Epileptic foci localization based on mapping the synchronization of dynamic brain network
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Abstract
Background
Characterizing the synchronous changes of epileptic seizures in different stages between different regions is profound to understand the transmission pathways of epileptic brain network and epileptogenic foci. There is currently no adequate quantitative calculation method for describing the propagation pathways of electroencephalogram (EEG) signals in the brain network from the short and long term. The goal of this study is to explore the innovative method to locate epileptic foci, mapping synchronization in the brain networks based on EEG.
Methods
Mutual information was used to analyze the short-term synchronization in the full electrodes; while nonlinear dynamics quantifies the statistical independencies in the long –term among all electrodes. Then graph theory based on the complex network was employed to construct a dynamic brain network for epilepsy patients when they were awake, asleep and in seizure, analyzing the changing topology indexes.
Results
Epileptic network achieved a high degree of nonlinear synchronization compared to awake time. and the main path of epileptiform activity was revealed by searching core nodes. The core nodes of the brain network were in connection with the onset zone. Seizures always happened with a high degree of distribution.
Conclusions
This study indicated the path of EEG synchronous propagation in seizures, and core nodes could locate the epileptic foci accurately in some epileptic patients.
Keywords
Epilepsy Synchronization Dynamic brain network Foci locationAbbreviations
- ANOVA
analysis of variance
- ApEn
Approximate Entropy
- AS
Awake stage
- CD
Correlation Dimension
- EEG
electroencephalogram
- FLE
frontal lobe epilepsy.
- HE
Hurst Exponent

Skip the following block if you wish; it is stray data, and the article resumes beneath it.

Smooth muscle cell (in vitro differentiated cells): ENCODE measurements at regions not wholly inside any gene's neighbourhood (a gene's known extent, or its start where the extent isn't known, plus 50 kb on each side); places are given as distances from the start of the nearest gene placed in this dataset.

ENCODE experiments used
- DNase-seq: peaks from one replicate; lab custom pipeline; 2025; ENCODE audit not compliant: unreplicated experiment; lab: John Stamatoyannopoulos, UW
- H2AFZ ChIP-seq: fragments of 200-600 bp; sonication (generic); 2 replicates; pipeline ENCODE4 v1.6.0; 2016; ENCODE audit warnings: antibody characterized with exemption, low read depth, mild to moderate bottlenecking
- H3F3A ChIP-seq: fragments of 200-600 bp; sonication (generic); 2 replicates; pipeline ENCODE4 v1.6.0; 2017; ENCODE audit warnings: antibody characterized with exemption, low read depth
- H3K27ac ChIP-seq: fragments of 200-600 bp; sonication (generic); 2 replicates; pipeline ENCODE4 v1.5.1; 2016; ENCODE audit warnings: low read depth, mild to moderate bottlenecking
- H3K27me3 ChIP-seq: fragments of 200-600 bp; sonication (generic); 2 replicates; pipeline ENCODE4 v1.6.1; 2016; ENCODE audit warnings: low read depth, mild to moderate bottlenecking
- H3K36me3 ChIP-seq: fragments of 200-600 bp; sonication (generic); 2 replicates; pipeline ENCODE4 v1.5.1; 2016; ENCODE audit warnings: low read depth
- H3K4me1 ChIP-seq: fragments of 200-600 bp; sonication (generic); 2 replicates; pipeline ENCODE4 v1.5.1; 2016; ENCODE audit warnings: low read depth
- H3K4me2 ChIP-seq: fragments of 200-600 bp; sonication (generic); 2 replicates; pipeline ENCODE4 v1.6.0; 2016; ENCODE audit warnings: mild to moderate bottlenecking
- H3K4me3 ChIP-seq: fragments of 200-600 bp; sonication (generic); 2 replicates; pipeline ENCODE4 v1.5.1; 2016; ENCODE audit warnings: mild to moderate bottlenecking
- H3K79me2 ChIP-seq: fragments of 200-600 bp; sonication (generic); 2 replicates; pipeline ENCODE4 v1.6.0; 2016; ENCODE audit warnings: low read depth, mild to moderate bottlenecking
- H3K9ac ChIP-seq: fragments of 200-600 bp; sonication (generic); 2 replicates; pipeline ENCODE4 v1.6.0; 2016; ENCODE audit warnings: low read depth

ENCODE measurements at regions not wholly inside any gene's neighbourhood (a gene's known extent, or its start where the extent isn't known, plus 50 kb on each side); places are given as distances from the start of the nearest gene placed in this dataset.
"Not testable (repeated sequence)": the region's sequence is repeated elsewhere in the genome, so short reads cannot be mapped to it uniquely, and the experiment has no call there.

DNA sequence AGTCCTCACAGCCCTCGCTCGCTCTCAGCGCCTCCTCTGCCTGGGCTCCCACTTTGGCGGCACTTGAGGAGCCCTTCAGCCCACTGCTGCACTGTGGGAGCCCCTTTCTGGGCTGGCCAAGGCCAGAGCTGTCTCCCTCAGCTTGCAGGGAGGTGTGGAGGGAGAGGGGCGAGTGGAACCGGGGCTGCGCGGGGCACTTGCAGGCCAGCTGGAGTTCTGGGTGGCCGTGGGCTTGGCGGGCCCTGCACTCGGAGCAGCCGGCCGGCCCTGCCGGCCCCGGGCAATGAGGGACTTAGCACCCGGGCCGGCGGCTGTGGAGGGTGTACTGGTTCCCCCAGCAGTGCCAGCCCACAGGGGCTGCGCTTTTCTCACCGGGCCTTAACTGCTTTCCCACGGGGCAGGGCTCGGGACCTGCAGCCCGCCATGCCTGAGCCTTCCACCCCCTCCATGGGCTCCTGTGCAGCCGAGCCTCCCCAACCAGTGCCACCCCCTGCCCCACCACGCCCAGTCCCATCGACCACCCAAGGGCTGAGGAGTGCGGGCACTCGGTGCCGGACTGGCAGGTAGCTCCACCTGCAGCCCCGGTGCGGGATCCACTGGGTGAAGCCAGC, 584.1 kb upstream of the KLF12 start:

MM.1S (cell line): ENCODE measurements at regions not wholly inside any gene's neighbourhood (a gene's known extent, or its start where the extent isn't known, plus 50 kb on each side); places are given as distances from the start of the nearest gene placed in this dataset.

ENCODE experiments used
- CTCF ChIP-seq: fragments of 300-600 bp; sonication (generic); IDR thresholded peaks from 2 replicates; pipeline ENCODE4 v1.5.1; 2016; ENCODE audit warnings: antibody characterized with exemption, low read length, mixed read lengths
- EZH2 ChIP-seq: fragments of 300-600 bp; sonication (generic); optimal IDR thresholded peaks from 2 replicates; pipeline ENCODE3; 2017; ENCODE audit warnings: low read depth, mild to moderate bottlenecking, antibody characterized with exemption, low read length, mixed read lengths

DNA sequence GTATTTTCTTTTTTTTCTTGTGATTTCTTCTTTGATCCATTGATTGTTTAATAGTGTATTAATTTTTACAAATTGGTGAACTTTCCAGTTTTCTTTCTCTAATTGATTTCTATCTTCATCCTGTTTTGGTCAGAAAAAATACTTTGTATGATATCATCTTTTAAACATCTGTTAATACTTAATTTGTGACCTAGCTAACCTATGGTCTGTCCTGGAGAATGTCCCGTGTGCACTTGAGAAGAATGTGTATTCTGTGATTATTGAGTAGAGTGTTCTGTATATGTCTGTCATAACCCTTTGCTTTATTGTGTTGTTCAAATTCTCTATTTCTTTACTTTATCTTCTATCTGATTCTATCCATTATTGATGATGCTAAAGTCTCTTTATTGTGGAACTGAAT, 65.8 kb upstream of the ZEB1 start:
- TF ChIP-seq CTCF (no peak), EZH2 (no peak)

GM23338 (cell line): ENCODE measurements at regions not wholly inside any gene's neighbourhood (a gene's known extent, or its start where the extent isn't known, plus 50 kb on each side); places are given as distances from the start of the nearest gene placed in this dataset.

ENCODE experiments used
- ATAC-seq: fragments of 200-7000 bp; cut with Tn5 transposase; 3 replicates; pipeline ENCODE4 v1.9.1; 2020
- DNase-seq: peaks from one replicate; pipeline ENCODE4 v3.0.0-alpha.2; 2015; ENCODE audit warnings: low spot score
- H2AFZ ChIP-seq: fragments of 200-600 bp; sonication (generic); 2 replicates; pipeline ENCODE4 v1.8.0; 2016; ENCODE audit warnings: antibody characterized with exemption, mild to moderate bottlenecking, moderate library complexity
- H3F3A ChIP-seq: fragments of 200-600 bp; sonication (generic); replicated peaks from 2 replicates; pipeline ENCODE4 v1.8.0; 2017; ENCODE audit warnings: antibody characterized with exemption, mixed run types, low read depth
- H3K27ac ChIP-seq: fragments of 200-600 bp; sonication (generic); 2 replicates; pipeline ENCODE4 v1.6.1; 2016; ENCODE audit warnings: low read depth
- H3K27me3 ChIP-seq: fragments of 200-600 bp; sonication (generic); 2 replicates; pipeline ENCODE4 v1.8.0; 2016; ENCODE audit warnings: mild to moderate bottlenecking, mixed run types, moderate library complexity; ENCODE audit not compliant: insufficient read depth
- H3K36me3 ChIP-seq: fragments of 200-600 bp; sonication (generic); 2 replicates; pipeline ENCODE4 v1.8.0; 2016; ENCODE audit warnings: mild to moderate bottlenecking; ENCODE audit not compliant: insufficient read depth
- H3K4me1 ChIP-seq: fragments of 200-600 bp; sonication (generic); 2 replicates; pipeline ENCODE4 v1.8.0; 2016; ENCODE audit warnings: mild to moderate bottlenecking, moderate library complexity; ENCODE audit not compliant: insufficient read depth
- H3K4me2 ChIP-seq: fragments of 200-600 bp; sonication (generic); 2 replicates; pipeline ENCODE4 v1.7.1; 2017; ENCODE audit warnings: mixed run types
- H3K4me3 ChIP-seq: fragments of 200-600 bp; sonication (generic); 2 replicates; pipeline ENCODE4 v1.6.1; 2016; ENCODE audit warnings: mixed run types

- IS
Ictal stage
- K-W test
Kruskal-Wallis test
- MI
Mutual Information
- PCA
Principal Component Analysis
- PCAI
Principal Component Analysis Index
- SD
standard deviation
- SS
Sleep stage
- TLE
temporal lobe epilepsy
Background
Epilepsy is an abnormal disease of the brain network [1], which is caused by large super-synchronous neuronal discharge [2]. The synchronization between different brain regions infers the dynamical interactions of segregated brain regions [3]. Characterizing the synchronous changes of epileptic seizures in different stages and investigating the propagation of electroencephalogram (EEG) signals in the brain network will be profound to understand the transmission pathways of epileptic brain network and locate the seizure onset zone [4, 5].
Given the nature of epilepsy, there are undeniably theoretical hurdles to investigate signal synchronization widely, including linear and nonlinear methods [6]. Mutual information (MI) theory can be used to reveal the internal hidden relationships between synchronous signals in short-term [7, 8]. Nonlinear dynamics theory quantifies the nonlinear dependencies among the dynamics of simultaneously recorded signals in long-term [9, 10]. Studies have shown that nonlinear synchronization can be applied to evaluate the connectivity of cortex functions in different brain regions and for epileptic foci localization in long-term [11]. However, few studies have focused on the combination of short-term and long-term changes to explore synchronous brain networks.
Based on the synchronization, complex network technology is frequently used to investigate the integration of functionally specialized brain regions in a network [12, 13]. Some studies summarized analytical and methodological elements of epileptic network studies and discussed findings from recent detailed electrophysiological investigations [14]. The preliminary study suggested that seizure foci may be the weakest connected regions in the brain at the beginning of a seizure and the most strongly connected regions may be connected towards the end of a seizure [15]. Hao [16] indicated clustering coefficient was statistically higher in the ictal period than in the inter-ictal period, and there is no obvious difference for their average path length. Some other complex network indicators were also applied to brain network analysis [17]. However, the brain network was mostly limited to medical imaging in a static network. Scale EEG signals have the advantages of superior time-space resolution and real-time monitoring, which make it an excellent tool for constructing dynamic brain networks [18, 19].
The study was aimed to construct dynamic brain networks by mapping the synchronization of the nonlinear characteristics of the EEG. The characteristics of the complex network were analyzed, the propagation of epileptic discharges described in the short and long term. This study fills a void in the field of the synchronization relationships of the dynamic brain network, contributing to the localization of seizures.
Materials and methods